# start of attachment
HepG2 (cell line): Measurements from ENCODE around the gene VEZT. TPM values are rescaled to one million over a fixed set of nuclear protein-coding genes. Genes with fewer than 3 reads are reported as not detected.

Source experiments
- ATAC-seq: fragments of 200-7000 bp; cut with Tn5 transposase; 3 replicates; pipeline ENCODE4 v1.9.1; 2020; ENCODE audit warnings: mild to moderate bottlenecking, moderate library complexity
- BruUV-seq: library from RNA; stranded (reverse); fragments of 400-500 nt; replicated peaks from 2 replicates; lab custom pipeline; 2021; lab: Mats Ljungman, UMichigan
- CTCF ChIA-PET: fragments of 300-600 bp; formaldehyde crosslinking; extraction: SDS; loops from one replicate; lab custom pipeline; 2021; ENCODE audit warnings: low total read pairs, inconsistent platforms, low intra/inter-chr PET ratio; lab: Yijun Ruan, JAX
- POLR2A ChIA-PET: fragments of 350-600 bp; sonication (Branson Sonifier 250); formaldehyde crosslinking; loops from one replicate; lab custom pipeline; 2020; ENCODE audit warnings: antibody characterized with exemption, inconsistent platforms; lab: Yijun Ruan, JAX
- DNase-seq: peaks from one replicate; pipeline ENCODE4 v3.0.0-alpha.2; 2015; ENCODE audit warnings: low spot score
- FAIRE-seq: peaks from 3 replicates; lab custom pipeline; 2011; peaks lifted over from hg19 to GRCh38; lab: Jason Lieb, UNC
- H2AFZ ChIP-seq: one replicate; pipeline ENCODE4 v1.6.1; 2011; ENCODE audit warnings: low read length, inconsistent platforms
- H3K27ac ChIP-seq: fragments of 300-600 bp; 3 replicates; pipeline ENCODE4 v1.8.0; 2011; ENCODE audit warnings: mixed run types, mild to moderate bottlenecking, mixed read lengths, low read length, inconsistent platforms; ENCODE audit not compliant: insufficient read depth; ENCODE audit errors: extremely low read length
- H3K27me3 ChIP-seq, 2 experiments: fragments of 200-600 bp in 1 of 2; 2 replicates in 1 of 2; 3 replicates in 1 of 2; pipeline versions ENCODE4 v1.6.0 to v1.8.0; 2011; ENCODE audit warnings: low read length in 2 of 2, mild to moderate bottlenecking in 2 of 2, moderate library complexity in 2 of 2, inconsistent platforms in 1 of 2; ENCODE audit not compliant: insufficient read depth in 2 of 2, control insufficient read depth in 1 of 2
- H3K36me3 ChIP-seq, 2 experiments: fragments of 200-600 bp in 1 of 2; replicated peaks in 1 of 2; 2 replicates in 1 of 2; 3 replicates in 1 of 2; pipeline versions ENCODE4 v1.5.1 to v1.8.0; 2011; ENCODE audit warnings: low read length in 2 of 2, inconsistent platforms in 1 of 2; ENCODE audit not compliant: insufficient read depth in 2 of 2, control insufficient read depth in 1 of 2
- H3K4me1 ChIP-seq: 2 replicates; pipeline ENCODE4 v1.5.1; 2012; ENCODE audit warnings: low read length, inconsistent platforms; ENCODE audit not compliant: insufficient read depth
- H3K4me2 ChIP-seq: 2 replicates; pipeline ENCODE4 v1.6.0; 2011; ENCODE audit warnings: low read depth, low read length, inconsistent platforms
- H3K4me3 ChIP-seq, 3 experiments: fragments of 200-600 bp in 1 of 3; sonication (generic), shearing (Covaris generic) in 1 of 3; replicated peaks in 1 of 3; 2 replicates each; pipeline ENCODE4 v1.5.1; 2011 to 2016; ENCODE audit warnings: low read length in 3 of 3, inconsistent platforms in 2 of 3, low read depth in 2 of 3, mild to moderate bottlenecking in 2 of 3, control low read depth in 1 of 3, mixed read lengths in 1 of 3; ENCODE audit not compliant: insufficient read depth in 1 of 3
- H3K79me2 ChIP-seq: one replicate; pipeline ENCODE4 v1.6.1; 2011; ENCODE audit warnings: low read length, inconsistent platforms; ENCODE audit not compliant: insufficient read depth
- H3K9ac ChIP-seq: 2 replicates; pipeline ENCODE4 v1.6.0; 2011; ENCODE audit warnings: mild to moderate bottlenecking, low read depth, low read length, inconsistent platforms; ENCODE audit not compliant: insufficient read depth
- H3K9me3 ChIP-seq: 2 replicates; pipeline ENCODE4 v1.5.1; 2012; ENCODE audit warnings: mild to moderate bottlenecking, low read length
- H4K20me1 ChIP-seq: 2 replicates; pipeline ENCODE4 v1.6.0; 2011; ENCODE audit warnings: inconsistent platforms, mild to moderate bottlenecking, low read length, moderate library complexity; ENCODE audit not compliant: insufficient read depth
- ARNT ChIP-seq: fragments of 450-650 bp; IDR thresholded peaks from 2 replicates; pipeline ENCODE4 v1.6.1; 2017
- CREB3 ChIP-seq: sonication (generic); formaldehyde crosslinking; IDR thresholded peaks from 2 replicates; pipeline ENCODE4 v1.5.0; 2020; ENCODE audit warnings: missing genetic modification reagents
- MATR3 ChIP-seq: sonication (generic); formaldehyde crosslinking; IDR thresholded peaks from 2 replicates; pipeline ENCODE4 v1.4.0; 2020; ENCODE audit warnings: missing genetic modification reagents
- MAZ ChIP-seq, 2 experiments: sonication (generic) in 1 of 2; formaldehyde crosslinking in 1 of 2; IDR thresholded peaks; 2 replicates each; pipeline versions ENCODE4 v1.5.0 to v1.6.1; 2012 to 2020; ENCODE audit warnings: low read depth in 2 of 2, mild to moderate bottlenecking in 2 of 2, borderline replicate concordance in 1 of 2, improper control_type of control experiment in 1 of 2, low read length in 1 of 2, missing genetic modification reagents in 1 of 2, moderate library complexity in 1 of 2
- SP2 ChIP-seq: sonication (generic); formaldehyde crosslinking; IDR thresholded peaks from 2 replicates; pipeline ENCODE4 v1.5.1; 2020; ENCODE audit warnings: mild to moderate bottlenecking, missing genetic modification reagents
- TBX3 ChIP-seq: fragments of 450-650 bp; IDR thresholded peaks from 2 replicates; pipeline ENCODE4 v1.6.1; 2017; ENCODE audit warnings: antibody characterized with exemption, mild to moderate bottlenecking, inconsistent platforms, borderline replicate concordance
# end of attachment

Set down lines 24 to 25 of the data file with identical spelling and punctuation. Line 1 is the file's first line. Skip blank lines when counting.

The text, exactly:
- SP2 ChIP-seq: sonication (generic); formaldehyde crosslinking; IDR thresholded peaks from 2 replicates; pipeline ENCODE4 v1.5.1; 2020; ENCODE audit warnings: mild to moderate bottlenecking, missing genetic modification reagents
- TBX3 ChIP-seq: fragments of 450-650 bp; IDR thresholded peaks from 2 replicates; pipeline ENCODE4 v1.6.1; 2017; ENCODE audit warnings: antibody characterized with exemption, mild to moderate bottlenecking, inconsistent platforms, borderline replicate concordance